Follow Slashdot stories on Twitter


Forgot your password?

Comment Nafta 20 years later (Score 1) 133

If laws can drive industry away, they can keep it around too.

There is little evidence for that. [...] Do you think America would be richer if we produced more t-shirts and fewer aircraft and CPUs?

About 20 years ago when the original NAFTA and its ilk came into being, people complained about exactly this issue. The meme of the day was "a giant sucking sound" as jobs and manufactured goods went South to Mexico.

The non-governmental economists claimed that wages would stagnate.

The government economists responded by saying that wages would stagnate, but the markets would be flooded with cheaper goods, so overall purchasing power would increase.

Here we are 20 years later, wages have stagnated for most workers, and there are Chinese dollar stores everywhere.

It's exactly as the economists predicted.

Do you still like your free trade?

Comment Saner vote (Score 1) 515

Trump is winning out because the saner vote is still split.

Saner vote?

Stop insulting us and start addressing the issues. Insulting people is the sure way to get them to dig in their heels.

Trump is winning because the people want him.

In fact, the only ones who don't like Trump are the elites: talking heads, mainstream media, big corporations, and so on. The "establishment". The Republican side is starting to be completely open in their dislike for him.

The Koch brothers started a super pac specifically to combat Trump. A direct quote from Charles Koch about the Republican primary:

"You’d think we could have more influence"

Here on Slashdot, for the last 16 years we've bemoaned the corruption in politics, how campaign money from corporate interests gives us politicians who are for corporations and against the people.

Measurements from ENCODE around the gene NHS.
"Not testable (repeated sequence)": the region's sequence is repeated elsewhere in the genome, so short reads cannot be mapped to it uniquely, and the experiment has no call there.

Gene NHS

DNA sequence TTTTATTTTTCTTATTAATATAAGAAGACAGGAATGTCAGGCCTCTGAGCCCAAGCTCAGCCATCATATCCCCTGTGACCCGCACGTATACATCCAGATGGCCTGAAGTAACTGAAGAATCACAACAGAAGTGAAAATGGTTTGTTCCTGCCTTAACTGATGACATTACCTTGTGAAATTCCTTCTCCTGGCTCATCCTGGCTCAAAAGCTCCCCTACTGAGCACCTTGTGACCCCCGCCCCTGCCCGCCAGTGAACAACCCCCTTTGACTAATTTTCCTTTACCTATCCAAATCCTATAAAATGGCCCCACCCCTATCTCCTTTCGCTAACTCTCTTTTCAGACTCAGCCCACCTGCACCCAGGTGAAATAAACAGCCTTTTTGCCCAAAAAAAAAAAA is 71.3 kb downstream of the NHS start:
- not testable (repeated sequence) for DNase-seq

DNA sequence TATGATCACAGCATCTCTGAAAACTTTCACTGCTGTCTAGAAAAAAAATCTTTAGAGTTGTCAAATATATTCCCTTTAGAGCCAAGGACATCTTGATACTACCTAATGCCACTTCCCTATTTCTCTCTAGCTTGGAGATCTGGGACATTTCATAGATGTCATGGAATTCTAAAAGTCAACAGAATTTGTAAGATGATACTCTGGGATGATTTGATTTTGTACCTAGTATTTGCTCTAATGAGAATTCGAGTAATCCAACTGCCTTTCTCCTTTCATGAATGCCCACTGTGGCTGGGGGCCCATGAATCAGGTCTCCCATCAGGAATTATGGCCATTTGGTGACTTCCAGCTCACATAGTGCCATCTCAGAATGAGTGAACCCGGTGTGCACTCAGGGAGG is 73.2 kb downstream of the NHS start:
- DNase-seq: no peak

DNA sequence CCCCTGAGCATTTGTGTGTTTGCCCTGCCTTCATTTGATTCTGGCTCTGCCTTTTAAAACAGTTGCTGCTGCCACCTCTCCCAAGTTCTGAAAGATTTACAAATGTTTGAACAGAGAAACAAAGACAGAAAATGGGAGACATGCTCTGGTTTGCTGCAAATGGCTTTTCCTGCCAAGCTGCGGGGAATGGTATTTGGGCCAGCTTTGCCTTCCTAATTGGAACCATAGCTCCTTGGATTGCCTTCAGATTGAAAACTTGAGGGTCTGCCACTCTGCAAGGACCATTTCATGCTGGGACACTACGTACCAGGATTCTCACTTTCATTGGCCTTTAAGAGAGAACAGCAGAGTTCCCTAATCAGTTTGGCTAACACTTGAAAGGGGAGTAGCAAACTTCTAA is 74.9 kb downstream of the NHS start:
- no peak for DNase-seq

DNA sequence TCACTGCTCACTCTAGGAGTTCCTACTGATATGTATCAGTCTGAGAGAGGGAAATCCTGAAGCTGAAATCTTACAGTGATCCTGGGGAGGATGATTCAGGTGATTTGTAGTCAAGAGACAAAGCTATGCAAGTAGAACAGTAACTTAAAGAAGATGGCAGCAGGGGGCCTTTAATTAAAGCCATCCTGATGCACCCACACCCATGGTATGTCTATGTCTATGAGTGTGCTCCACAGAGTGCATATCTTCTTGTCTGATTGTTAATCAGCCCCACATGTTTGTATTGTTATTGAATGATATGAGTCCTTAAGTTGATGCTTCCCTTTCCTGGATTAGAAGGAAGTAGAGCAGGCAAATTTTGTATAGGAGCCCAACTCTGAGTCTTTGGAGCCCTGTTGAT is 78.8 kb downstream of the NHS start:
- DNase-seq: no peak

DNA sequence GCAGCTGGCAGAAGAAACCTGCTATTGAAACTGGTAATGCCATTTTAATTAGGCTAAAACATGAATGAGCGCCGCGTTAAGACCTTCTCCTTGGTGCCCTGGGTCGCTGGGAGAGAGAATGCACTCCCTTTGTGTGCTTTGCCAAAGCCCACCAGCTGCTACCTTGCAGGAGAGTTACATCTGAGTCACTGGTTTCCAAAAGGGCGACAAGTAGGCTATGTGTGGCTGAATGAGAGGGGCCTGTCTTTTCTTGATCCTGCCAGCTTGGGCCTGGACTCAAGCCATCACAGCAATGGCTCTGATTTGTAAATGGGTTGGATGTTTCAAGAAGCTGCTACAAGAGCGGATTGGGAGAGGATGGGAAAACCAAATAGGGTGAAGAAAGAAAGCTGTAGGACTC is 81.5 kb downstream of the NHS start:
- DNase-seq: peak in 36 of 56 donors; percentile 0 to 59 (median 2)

And when someone who runs without taking money from corporations, their response is: "Anyone except HIM!!!"

(A relevant recent political cartoon)

The current hate dejour is "he's not very presidential". As if leading us into war under false pretenses, ordering an American killed using a secret law, or lying about having sex in the oval office is completely unimportant.


If this keeps up, we're going to get the president we deserve, not the president we need.

Comment Good and evil (Score 4, Insightful) 185

Republicans reject it before it even comes out and refuse to read it.

Because "Obama"

Oh, be fair now...

Remember that Obamacare website? How high quality was that?

How about Obamacare itself? Did cementing health insurance companies into federal law fix any problems?

How about closing Gitmo? How did that work out?

Hell, how about his stance on telecom immunity? How's that working out for us?

Or making up new immigration law by executive order?

Or ordering the assassination of a US citizen? (With no trial, and by authority of a secret law.)

Really. If you want to blame gridlock on the merits of the situation, then do so.

Otherwise, to the casual observer it would appear that "because Obama" is a perfectly valid reason to oppose something.

Because, you know, "good and evil".

Comment Re:hyperloop without the hyper or loop (Score 4, Insightful) 216

"That means operating the hyperloop would require less total energy expenditure than operating an air plane"

Besides the energy needed to ,you know, *build* the entire infrastructure... Which wears out, as opposed to air.